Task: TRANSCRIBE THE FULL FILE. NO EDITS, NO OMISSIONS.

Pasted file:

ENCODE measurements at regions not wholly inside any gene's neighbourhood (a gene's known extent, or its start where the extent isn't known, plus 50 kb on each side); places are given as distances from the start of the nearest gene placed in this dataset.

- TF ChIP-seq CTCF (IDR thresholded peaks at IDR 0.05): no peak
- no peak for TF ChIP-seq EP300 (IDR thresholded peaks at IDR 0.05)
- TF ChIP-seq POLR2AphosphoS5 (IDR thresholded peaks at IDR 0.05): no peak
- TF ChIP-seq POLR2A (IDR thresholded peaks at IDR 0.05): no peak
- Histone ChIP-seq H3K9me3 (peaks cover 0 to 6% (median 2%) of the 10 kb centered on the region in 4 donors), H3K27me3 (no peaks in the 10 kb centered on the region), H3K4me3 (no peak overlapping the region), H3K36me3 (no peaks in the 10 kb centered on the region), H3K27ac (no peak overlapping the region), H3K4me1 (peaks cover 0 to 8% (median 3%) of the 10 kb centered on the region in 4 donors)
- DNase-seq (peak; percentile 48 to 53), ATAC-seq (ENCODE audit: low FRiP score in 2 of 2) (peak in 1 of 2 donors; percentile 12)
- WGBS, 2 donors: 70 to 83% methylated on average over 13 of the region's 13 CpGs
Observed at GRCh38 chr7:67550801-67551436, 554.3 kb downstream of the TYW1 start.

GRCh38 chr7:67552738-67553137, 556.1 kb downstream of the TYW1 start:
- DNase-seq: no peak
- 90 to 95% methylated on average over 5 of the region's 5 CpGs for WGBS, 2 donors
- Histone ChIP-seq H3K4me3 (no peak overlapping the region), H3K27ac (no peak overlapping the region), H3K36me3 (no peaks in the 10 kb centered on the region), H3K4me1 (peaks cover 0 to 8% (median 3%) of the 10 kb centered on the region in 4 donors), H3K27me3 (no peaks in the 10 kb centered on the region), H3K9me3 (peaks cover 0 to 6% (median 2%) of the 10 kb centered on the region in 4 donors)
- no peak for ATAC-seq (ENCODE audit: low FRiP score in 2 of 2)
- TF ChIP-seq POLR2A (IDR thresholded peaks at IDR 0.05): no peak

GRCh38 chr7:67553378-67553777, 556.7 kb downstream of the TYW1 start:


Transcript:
ENCODE measurements at regions not wholly inside any gene's neighbourhood (a gene's known extent, or its start where the extent isn't known, plus 50 kb on each side); places are given as distances from the start of the nearest gene placed in this dataset.

- TF ChIP-seq CTCF (IDR thresholded peaks at IDR 0.05): no peak
- no peak for TF ChIP-seq EP300 (IDR thresholded peaks at IDR 0.05)
- TF ChIP-seq POLR2AphosphoS5 (IDR thresholded peaks at IDR 0.05): no peak
- TF ChIP-seq POLR2A (IDR thresholded peaks at IDR 0.05): no peak
- Histone ChIP-seq H3K9me3 (peaks cover 0 to 6% (median 2%) of the 10 kb centered on the region in 4 donors), H3K27me3 (no peaks in the 10 kb centered on the region), H3K4me3 (no peak overlapping the region), H3K36me3 (no peaks in the 10 kb centered on the region), H3K27ac (no peak overlapping the region), H3K4me1 (peaks cover 0 to 8% (median 3%) of the 10 kb centered on the region in 4 donors)
- DNase-seq (peak; percentile 48 to 53), ATAC-seq (ENCODE audit: low FRiP score in 2 of 2) (peak in 1 of 2 donors; percentile 12)
- WGBS, 2 donors: 70 to 83% methylated on average over 13 of the region's 13 CpGs
Observed at GRCh38 chr7:67550801-67551436, 554.3 kb downstream of the TYW1 start.

GRCh38 chr7:67552738-67553137, 556.1 kb downstream of the TYW1 start:
- DNase-seq: no peak
- 90 to 95% methylated on average over 5 of the region's 5 CpGs for WGBS, 2 donors
- Histone ChIP-seq H3K4me3 (no peak overlapping the region), H3K27ac (no peak overlapping the region), H3K36me3 (no peaks in the 10 kb centered on the region), H3K4me1 (peaks cover 0 to 8% (median 3%) of the 10 kb centered on the region in 4 donors), H3K27me3 (no peaks in the 10 kb centered on the region), H3K9me3 (peaks cover 0 to 6% (median 2%) of the 10 kb centered on the region in 4 donors)
- no peak for ATAC-seq (ENCODE audit: low FRiP score in 2 of 2)
- TF ChIP-seq POLR2A (IDR thresholded peaks at IDR 0.05): no peak

GRCh38 chr7:67553378-67553777, 556.7 kb downstream of the TYW1 start: